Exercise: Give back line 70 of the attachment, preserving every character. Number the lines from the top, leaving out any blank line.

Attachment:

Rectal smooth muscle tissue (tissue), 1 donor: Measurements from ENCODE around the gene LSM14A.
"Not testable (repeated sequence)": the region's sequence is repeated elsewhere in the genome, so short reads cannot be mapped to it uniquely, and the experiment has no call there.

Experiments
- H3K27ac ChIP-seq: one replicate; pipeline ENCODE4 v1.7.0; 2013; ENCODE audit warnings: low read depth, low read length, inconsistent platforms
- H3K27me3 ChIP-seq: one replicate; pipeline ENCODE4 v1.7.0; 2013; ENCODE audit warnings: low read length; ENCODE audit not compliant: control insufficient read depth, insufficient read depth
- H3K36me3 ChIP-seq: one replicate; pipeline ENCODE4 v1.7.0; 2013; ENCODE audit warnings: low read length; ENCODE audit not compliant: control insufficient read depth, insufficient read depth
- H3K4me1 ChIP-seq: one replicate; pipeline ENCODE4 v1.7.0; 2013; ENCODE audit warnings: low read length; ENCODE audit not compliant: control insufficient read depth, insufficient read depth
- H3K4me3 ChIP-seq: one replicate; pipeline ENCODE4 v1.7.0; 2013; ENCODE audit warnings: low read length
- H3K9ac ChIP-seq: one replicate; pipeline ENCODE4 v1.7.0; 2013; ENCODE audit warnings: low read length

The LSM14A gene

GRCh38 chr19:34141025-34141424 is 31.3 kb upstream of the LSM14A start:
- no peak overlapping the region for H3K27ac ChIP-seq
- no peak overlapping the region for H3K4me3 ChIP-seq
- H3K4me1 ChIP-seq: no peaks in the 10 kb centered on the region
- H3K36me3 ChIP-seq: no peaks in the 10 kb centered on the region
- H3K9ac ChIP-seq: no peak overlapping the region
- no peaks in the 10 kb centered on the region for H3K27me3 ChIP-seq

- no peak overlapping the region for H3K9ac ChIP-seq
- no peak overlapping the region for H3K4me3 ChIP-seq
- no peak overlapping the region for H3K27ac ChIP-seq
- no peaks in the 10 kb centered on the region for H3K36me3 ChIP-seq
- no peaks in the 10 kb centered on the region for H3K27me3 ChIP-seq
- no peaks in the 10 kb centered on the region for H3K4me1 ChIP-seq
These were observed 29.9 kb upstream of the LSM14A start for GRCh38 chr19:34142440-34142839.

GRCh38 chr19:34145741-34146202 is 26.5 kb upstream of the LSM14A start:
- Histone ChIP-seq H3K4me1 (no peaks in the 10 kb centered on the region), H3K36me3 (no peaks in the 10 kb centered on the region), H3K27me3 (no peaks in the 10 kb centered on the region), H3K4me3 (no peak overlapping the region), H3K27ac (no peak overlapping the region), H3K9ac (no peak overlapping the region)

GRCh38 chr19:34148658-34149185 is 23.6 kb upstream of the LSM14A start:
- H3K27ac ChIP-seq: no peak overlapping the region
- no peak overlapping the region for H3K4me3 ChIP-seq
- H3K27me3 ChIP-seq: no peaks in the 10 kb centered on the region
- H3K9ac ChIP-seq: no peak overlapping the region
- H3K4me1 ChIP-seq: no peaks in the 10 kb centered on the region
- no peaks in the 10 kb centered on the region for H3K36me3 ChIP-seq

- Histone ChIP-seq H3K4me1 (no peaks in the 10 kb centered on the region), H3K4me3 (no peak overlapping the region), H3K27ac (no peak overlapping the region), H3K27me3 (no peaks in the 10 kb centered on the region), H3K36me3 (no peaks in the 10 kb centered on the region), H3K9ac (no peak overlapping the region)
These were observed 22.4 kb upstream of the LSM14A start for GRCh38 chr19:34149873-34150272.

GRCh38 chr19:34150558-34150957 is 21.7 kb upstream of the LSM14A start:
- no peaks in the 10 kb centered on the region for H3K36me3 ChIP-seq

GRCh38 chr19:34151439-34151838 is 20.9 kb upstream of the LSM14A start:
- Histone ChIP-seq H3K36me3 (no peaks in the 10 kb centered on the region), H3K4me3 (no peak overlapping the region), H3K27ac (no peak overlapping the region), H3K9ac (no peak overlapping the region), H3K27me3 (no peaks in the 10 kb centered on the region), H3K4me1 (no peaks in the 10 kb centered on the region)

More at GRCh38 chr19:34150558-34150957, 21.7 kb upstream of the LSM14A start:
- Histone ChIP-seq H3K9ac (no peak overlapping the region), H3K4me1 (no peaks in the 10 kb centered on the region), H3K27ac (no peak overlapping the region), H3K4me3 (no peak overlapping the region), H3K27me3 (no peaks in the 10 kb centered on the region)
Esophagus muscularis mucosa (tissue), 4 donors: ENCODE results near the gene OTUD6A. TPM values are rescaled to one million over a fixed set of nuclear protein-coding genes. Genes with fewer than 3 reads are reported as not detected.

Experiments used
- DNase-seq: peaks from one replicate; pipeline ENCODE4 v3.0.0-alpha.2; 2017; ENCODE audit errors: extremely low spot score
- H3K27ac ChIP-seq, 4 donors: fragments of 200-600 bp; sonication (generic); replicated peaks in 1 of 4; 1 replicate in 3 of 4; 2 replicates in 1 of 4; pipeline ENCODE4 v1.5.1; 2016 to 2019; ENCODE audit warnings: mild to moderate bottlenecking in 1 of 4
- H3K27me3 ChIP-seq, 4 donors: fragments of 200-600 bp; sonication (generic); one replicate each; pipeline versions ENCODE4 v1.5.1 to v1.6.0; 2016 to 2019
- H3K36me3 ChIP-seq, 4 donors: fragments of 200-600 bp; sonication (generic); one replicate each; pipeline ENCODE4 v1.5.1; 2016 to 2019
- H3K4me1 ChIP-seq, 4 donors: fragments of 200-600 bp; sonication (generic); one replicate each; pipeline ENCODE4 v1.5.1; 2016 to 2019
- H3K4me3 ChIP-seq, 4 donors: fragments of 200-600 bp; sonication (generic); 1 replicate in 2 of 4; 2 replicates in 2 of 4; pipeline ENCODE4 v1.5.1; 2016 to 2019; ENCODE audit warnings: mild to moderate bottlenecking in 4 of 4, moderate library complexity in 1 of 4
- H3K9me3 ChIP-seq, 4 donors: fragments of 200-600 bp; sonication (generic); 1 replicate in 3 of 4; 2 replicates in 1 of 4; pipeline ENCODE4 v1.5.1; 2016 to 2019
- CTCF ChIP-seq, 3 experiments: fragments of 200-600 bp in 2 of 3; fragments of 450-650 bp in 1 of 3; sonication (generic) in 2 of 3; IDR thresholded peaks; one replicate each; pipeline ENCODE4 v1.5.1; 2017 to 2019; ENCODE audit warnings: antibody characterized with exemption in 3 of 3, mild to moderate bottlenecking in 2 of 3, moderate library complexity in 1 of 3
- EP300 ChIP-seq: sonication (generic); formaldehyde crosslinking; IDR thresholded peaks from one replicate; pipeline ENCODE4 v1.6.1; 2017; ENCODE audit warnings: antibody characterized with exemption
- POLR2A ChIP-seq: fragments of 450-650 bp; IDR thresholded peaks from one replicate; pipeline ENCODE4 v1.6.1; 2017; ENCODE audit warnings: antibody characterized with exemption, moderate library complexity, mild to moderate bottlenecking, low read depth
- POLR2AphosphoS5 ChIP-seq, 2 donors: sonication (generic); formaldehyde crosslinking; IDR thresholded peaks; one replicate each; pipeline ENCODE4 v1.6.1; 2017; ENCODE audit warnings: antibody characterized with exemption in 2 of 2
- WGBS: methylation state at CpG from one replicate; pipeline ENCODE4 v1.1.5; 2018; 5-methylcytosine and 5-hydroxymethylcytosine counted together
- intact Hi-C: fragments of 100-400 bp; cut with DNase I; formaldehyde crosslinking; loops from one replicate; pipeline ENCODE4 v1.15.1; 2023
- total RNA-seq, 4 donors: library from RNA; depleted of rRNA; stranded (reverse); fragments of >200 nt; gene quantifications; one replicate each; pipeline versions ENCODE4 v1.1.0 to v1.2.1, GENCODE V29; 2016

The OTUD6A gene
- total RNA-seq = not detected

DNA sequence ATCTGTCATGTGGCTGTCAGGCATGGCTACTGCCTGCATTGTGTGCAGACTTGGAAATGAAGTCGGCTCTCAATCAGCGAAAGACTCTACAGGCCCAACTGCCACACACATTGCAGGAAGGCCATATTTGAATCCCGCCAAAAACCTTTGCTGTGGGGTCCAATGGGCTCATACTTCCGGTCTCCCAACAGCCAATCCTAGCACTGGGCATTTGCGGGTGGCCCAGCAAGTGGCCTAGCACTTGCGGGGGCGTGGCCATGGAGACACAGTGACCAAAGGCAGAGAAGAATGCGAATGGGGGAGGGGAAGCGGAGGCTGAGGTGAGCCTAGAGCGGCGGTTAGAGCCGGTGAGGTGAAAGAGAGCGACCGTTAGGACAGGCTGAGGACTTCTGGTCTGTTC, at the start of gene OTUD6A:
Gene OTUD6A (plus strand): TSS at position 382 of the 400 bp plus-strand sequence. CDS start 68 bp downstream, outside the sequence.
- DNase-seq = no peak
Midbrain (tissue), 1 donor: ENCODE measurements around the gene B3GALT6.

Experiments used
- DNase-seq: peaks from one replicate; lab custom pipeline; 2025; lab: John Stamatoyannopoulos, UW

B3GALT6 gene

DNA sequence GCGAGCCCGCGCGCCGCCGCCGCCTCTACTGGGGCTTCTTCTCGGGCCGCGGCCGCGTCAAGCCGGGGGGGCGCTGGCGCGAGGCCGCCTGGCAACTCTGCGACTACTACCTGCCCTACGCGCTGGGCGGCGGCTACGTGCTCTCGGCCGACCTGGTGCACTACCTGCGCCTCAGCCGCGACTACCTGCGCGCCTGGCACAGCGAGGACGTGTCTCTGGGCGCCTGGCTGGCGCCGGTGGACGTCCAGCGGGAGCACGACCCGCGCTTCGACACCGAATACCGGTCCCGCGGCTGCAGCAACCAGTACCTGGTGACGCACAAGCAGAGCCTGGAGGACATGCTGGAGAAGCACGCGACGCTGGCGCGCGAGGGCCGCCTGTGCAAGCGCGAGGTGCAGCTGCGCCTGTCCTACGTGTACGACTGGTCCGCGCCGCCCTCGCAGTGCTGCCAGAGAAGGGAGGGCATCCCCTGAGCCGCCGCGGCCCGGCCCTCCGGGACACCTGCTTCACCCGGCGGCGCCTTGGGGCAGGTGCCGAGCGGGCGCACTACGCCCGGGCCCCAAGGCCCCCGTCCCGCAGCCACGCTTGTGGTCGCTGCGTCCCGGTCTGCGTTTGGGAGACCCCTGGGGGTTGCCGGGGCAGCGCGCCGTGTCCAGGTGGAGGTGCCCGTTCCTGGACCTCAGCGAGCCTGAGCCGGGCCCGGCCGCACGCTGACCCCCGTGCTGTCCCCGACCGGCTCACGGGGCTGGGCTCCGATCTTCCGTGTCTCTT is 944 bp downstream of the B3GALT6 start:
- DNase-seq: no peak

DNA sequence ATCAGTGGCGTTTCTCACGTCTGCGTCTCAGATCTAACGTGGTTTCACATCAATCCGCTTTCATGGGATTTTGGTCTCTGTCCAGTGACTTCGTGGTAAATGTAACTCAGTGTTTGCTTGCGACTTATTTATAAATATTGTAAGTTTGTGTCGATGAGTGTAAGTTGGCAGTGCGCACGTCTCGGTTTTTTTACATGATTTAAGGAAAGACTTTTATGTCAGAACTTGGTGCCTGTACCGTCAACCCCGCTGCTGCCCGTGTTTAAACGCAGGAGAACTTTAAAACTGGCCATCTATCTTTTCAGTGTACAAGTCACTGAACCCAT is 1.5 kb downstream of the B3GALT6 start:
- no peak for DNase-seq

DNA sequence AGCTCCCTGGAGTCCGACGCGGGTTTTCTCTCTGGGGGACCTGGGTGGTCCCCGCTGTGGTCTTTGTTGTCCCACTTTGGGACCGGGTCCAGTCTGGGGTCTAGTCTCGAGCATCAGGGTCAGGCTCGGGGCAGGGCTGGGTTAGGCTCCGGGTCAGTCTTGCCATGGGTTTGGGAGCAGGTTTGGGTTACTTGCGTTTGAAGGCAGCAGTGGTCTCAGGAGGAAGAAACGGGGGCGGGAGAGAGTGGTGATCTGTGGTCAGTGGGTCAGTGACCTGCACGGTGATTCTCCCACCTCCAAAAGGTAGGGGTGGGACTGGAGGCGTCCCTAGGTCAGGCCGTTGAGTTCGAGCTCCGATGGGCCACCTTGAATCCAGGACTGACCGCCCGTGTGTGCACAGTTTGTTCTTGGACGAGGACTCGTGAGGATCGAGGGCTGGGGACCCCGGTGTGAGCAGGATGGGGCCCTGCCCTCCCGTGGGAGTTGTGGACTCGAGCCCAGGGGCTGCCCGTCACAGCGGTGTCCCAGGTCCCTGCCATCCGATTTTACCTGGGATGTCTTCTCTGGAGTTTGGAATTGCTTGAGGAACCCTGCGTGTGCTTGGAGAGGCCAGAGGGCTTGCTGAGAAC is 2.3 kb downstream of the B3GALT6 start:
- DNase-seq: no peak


- no peak for DNase-seq